Blake DeGroot remembers early in his fencing career when Darren Marks told him he had a potential future as a member of the national team.
Turns out the Stratford Fencing Club head coach was right.
“I always thought, ‘Yeah, it’ll happen,’ but when it happened, I realized I’m better than I actually thought I was,” DeGroot said.
The 16-year-old from Stratford recently qualified for Team Canada’s contingent that will travel to Lima, Peru, next month for the Pan-American Championships.
DeGroot was one of four teenagers selected for Cadet men’s foil.
“I always want to get better at everything I do,” he said, “so I just got better and it happened.”
Marks said it was DeGroot’s psychological development that allowed him to grow into a national-calibre fencer. The technical and tactical elements were already in place, but being able to perform on a particular day requires mental resiliency, he added.
“Blake is a pretty gifted athlete and naturally athletic, but because fencing is an individual sport, you stand by yourself,” Marks continued. “There are no teammates to hide behind – there’s nobody to rely on – so his psychological development and dealing with stress has been remarkable.”
The last two years have been difficult for the St. Mike’s student, who missed out on multiple high-level events because of the pandemic. Ontario had some of the strictest COVID-19 measures in the country, while American fencers, by comparison, missed two months, Marks said.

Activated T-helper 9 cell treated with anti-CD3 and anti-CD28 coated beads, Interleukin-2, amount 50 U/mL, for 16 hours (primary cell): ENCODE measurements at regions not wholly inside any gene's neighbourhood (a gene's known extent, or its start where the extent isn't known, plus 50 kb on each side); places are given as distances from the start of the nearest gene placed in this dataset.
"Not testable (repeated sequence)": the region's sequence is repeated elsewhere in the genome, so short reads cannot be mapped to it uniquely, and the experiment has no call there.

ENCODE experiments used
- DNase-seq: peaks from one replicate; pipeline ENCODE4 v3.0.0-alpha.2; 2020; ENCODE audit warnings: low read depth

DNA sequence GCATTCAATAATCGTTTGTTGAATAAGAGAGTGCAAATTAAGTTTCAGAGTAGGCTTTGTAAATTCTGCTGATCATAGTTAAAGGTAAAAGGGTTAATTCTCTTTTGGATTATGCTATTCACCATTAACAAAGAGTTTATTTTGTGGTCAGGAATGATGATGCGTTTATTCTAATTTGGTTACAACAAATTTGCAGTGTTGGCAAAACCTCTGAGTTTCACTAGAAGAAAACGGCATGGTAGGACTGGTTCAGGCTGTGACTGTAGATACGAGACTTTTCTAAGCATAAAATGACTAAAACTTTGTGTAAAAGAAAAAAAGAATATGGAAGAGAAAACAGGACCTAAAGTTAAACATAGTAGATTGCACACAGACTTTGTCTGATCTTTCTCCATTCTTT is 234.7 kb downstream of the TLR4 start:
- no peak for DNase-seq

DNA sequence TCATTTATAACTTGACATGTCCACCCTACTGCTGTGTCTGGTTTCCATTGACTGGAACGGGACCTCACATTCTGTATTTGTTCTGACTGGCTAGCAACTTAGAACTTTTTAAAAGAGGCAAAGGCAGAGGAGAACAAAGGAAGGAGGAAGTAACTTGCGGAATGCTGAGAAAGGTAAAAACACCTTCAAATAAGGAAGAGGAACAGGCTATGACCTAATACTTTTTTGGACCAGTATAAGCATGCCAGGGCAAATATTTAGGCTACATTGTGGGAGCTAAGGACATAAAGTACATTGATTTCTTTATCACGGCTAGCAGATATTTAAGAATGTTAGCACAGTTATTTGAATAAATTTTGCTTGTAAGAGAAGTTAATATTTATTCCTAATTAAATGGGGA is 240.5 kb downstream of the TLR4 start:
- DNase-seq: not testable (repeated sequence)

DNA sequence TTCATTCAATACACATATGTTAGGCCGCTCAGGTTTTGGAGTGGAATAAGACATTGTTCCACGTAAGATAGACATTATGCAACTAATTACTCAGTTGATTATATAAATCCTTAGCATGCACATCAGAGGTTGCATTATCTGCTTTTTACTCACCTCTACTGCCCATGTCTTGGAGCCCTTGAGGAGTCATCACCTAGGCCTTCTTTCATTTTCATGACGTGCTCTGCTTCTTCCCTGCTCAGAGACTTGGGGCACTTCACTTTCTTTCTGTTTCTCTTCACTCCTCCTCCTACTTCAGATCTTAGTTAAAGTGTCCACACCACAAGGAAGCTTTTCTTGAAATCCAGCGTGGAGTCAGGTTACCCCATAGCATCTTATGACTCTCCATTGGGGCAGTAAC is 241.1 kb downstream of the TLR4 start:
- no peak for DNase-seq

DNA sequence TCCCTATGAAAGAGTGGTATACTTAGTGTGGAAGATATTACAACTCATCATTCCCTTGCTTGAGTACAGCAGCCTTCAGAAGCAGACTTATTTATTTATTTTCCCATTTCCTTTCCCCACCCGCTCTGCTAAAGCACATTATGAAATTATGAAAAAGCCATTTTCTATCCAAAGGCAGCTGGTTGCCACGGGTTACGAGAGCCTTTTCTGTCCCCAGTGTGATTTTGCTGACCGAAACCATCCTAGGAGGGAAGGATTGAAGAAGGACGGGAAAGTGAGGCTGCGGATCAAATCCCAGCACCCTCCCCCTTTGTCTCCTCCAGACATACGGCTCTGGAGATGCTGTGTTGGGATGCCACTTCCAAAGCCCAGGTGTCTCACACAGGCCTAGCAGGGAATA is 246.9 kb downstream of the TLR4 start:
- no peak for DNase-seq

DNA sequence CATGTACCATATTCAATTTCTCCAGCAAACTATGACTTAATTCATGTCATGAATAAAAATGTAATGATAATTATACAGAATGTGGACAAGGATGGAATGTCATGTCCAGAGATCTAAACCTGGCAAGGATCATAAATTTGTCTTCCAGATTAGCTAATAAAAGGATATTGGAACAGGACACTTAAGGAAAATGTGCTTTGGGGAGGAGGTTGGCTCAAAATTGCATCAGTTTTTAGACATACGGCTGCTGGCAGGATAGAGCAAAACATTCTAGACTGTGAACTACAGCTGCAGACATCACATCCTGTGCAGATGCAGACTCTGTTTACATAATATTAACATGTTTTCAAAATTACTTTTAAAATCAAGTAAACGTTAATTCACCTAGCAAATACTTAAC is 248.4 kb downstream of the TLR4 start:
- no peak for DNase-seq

“His training was substantially compromised,” Marks added. “The simple fact is being competition-ready is a process.”
Instead of six to eight qualification tournaments, DeGroot had to perform at his best in three while also dealing with daily COVID-19 tests at events that could have derailed his dream at any time.
One of those competitions was a North America Cup in which DeGroot had three weeks of in-salle training after a lockdown. He also placed third at nationals, losing to the event’s most dominant competitor.
“It’s quite remarkable,” Marks said.
DeGroot has dedicated himself to the sport, which he took up in September 2016 when he was in Grade 6.
“It’s different,” he said. “It’s intelligent. You have to have a plan. It’s like physical chess.”
He’ll have to make the right moves next month in order to achieve his goal of a top-16 finish and perhaps advance to the worlds in Dubai in April.
“Just be really disciplined and don’t think about it too hard,” he said. “Let it happen. The more I think, the more I make mistakes.”